No.4  November 2006  
   Crop Prospects and Food Situation

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Food Emergencies Update

Global cereal supply and demand brief

Low-Income Food-Deficit Country food situation overview

Regional reviews

Special features

Statistical Appendix

Terminology and Notes


    The global cereal supply and demand situation has further tightened, with a
    downward revision of the 2006 world cereal production forecast and a projected
    increase in cereal utilization in 2006/07. At current forecast levels, the utilization would exceed production by 3.3 percent in 2006/07. World cereal stocks are forecast to decline for the third consecutive year, with those of wheat falling to their lowest level since 1981.

    Cereal export prices have increased sharply in recent months, mainly in response
    to tightening world supplies and by November 2006 were well above their levels of a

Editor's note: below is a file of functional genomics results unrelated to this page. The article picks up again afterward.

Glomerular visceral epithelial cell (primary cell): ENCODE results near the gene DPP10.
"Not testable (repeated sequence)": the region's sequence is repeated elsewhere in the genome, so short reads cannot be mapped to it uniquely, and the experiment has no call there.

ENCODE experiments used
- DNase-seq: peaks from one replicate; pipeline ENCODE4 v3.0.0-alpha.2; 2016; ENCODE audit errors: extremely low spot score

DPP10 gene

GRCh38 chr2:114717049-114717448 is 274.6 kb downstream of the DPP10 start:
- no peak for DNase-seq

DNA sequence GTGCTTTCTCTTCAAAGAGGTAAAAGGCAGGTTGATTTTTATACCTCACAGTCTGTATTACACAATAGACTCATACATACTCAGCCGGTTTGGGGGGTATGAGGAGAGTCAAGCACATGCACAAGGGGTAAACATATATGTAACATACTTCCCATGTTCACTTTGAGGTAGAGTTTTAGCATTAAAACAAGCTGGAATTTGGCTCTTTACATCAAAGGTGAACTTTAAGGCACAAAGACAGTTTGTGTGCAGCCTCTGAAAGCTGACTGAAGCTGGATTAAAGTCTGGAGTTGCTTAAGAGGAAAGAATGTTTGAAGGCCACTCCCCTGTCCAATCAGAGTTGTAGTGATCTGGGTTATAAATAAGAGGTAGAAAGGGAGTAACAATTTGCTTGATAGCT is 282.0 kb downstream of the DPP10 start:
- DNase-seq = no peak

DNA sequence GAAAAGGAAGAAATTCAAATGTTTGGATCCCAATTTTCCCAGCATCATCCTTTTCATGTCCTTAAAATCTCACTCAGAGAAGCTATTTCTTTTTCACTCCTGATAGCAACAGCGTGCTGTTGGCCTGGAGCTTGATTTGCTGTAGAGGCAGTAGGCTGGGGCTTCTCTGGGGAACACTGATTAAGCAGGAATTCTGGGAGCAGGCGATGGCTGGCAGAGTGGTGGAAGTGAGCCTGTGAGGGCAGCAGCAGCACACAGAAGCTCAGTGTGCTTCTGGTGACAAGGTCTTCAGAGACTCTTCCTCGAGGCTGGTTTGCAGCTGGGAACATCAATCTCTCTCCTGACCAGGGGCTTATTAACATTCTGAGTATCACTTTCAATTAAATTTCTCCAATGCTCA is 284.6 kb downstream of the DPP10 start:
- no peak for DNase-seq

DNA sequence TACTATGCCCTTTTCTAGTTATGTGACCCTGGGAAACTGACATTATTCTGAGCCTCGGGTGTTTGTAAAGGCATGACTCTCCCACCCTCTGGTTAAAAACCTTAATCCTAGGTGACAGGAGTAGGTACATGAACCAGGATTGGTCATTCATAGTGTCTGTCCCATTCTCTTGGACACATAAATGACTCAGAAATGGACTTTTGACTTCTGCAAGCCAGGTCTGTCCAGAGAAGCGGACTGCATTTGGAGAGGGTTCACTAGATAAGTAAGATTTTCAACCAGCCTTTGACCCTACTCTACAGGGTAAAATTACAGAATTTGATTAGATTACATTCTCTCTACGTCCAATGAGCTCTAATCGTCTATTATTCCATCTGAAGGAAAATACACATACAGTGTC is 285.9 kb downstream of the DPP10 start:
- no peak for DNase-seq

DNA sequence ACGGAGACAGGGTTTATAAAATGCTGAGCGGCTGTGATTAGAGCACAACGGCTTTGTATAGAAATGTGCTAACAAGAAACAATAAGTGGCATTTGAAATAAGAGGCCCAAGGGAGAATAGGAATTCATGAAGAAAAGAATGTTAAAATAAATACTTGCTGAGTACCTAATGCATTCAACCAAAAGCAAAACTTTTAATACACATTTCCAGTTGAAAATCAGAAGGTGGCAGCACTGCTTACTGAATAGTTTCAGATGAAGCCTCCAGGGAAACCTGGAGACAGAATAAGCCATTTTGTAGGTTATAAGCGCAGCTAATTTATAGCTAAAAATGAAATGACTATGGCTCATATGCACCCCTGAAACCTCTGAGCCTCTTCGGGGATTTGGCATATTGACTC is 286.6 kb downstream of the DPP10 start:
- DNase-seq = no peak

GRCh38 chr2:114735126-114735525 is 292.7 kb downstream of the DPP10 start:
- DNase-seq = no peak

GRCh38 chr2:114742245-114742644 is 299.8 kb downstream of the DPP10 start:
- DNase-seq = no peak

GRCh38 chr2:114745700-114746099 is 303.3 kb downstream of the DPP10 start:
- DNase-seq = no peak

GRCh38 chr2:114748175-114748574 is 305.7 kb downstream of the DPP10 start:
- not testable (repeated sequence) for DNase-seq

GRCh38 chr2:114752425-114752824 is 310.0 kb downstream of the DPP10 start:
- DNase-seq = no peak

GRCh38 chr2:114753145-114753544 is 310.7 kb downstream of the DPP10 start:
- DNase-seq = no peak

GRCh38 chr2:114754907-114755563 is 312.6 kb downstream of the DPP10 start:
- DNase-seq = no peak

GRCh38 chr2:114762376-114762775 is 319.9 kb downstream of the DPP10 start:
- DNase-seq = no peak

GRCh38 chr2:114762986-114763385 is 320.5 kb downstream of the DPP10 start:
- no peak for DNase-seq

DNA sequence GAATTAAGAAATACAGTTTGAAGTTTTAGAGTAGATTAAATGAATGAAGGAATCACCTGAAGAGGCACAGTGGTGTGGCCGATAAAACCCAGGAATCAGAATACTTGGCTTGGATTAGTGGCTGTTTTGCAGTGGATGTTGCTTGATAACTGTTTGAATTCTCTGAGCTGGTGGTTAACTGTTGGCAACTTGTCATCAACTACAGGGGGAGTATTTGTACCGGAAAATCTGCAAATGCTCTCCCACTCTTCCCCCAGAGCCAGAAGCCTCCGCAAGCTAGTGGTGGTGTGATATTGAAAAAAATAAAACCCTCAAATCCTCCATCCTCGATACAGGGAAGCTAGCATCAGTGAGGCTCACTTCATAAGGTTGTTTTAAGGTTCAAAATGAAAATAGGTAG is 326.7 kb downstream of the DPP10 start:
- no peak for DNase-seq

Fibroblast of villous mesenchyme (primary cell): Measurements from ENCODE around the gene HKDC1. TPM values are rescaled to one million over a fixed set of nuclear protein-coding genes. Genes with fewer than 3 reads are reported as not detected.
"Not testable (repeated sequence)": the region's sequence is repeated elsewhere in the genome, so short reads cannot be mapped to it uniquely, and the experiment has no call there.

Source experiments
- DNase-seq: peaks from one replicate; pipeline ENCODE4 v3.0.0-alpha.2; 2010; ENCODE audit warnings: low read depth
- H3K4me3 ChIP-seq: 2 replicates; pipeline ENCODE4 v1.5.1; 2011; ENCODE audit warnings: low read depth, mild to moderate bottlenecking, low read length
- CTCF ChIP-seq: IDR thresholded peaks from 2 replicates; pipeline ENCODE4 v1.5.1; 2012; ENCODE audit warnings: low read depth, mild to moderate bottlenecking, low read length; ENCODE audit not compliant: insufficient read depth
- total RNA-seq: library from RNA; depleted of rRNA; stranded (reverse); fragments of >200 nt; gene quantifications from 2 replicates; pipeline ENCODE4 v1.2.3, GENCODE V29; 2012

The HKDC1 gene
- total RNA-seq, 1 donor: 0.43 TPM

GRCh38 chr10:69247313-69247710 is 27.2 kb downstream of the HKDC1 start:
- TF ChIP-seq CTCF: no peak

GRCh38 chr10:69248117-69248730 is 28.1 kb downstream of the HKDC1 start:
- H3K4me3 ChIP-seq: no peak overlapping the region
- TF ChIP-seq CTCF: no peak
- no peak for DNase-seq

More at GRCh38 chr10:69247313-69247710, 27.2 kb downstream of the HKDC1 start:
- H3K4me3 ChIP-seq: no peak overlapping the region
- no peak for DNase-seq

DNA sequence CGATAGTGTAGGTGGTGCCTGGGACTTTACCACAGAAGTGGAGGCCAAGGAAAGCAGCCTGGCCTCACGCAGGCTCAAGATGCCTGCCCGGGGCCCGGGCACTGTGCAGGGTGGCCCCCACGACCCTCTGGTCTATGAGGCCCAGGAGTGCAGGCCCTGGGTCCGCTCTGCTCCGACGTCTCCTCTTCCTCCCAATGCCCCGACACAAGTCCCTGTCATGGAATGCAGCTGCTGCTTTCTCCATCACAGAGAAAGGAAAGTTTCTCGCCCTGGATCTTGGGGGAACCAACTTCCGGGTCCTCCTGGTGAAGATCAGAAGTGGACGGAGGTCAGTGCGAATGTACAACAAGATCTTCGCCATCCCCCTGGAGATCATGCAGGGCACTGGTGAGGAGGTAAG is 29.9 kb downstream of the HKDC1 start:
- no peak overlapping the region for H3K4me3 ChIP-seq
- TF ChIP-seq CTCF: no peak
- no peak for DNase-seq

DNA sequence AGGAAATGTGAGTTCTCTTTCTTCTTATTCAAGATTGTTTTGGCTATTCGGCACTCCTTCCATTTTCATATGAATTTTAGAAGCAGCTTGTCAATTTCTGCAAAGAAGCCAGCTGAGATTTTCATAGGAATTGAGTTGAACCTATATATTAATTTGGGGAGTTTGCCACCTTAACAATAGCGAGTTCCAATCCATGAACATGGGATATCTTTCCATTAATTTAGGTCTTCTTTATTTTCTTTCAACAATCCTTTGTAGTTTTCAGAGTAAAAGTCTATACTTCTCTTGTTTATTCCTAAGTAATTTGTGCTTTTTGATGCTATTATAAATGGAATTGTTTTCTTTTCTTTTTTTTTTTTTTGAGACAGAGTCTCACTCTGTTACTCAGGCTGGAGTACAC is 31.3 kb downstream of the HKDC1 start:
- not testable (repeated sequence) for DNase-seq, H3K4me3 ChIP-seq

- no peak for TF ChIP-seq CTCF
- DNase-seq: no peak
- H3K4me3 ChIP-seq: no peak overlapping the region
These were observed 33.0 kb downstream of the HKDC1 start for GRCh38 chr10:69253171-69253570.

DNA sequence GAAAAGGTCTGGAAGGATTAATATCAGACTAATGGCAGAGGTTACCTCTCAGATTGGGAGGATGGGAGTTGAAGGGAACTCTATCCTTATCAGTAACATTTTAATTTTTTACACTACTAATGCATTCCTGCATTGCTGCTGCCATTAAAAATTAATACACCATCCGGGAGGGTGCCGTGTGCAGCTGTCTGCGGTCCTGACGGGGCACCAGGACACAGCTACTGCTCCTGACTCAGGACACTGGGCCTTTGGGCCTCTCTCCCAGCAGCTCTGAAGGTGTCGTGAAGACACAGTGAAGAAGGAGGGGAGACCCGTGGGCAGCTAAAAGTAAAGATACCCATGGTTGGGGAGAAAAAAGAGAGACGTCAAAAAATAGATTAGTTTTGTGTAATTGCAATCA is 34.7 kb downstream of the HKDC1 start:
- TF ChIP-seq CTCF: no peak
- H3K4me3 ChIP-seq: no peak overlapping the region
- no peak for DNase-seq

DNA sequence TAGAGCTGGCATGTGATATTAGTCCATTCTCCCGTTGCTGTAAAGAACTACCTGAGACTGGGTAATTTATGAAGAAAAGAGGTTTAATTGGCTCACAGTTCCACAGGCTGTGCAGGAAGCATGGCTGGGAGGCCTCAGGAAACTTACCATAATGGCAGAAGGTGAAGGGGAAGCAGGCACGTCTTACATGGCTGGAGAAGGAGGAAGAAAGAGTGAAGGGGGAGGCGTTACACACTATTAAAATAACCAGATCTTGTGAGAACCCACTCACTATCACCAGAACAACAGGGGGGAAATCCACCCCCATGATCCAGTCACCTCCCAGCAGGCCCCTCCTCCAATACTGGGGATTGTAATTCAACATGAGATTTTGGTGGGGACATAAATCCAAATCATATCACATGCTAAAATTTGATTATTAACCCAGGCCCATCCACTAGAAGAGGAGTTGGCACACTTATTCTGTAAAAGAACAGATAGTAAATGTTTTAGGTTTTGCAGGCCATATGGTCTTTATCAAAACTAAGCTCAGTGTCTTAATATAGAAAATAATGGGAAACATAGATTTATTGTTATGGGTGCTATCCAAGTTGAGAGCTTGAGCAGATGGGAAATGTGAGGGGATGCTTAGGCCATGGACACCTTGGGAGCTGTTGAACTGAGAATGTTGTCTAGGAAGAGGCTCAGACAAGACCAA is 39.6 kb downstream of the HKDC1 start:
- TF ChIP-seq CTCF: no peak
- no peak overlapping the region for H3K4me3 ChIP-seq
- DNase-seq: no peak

year earlier. Because of higher prices, the cereal import bill of the Low-Income Food-Deficit Countries (LIFDCs) is forecast to increase by 15 percent in 2006/07.

    However, higher prices are also encouraging larger plantings of 2007 crops.
    Wheat planting has been completed in the main producing regions and early prospects are favourable, with increased areas reported and satisfactory weather conditions so far.

    Severe floods in the Horn of Africa in the past weeks have adversely affected up to 1.8 million people in Kenya, Ethiopia and, in particular, Somalia.
    Hundreds of thousands of people are urgently in need of humanitarian assistance. Despite the flooding, overall prospects for the 2006 cereal crops, now being harvested,
    in Eastern Africa remain favourable.

    In the developing countries, the 2006 cereal production has increased, or is
    projected to increase in almost all regions of the world, in particular Africa and Asia.
    As a result of the improved supplies in Africa, per caput cereal consumption is expected
    to rise in the 2006/07 marketing year.

    Following bumper harvests and ample cereal supplies in countries of Western Africa and Southern Africa, and in order to support domestic prices, donors are encouraged
    to undertake local purchases and triangular transactions for their on-going food aid distribution programmes.

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